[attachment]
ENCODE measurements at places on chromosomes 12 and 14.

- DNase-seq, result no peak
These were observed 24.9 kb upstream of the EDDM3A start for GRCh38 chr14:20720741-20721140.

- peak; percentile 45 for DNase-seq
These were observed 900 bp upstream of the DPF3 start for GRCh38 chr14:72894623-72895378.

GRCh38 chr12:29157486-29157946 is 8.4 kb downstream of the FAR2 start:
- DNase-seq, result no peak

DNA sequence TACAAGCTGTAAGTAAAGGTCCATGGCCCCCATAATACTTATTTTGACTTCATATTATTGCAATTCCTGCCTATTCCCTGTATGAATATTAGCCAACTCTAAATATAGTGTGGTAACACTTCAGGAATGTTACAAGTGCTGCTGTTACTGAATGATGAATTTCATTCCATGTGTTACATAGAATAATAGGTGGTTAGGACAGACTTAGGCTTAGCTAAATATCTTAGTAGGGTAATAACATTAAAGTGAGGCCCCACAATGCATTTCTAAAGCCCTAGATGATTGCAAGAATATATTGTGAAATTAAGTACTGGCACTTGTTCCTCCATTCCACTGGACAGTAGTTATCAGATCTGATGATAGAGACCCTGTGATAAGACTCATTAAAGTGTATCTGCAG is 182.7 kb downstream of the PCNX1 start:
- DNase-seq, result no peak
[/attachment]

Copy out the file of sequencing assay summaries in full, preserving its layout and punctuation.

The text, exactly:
ENCODE measurements at places on chromosomes 12 and 14.

- DNase-seq, result no peak
These were observed 24.9 kb upstream of the EDDM3A start for GRCh38 chr14:20720741-20721140.

- peak; percentile 45 for DNase-seq
These were observed 900 bp upstream of the DPF3 start for GRCh38 chr14:72894623-72895378.

GRCh38 chr12:29157486-29157946 is 8.4 kb downstream of the FAR2 start:
- DNase-seq, result no peak

DNA sequence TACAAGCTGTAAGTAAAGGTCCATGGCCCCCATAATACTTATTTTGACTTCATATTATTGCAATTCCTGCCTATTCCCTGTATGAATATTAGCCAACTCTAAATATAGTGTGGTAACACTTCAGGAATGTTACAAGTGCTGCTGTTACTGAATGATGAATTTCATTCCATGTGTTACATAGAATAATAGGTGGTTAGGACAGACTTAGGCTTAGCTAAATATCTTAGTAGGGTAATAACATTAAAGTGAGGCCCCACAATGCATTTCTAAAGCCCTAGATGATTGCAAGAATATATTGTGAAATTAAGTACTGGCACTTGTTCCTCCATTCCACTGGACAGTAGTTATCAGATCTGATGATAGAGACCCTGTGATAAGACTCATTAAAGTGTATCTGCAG is 182.7 kb downstream of the PCNX1 start:
- DNase-seq, result no peak